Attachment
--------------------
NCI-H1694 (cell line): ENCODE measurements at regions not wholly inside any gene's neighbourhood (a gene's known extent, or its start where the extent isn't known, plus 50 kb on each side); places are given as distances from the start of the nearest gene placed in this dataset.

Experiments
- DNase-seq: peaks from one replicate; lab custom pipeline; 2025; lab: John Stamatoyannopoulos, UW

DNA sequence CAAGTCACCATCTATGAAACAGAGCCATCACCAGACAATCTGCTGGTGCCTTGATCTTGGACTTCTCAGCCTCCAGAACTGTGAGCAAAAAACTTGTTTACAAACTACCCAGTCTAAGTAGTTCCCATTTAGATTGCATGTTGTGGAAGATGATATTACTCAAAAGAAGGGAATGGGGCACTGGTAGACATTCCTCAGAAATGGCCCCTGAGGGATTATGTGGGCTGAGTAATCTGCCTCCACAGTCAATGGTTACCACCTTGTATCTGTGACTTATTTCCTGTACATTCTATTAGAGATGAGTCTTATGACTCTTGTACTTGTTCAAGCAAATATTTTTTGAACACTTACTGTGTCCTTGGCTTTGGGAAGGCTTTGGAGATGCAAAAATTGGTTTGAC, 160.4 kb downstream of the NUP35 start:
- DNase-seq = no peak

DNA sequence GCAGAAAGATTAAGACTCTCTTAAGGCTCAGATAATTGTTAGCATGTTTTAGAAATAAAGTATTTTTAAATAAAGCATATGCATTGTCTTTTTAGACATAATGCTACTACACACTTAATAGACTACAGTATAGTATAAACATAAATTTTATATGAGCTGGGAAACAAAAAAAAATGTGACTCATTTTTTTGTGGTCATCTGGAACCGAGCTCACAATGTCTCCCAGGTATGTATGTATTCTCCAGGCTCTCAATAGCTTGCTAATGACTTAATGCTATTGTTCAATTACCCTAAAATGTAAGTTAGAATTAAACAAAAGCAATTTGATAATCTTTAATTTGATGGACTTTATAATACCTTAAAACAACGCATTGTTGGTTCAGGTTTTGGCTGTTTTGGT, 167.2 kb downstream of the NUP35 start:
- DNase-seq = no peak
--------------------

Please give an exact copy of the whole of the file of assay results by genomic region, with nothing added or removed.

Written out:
NCI-H1694 (cell line): ENCODE measurements at regions not wholly inside any gene's neighbourhood (a gene's known extent, or its start where the extent isn't known, plus 50 kb on each side); places are given as distances from the start of the nearest gene placed in this dataset.

Experiments
- DNase-seq: peaks from one replicate; lab custom pipeline; 2025; lab: John Stamatoyannopoulos, UW

DNA sequence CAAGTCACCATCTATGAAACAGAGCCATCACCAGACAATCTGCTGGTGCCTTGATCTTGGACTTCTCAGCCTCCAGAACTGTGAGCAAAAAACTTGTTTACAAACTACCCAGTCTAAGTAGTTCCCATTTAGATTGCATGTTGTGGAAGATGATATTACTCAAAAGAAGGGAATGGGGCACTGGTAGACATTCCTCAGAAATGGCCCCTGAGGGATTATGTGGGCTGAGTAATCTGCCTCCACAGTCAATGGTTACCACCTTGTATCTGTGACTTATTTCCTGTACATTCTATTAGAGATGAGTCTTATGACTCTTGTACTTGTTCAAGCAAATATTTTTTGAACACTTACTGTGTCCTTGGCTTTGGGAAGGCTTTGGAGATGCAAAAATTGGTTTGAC, 160.4 kb downstream of the NUP35 start:
- DNase-seq = no peak

DNA sequence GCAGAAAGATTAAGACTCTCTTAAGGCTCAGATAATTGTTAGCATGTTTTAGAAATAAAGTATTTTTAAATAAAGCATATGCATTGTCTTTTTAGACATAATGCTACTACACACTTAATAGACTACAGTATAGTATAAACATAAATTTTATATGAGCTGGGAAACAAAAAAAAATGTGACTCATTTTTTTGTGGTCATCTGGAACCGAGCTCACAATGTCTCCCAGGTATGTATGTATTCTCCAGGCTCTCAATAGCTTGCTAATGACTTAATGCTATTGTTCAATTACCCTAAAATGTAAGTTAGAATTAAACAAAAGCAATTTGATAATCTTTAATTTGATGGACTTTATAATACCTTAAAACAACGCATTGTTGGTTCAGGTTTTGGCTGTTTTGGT, 167.2 kb downstream of the NUP35 start:
- DNase-seq = no peak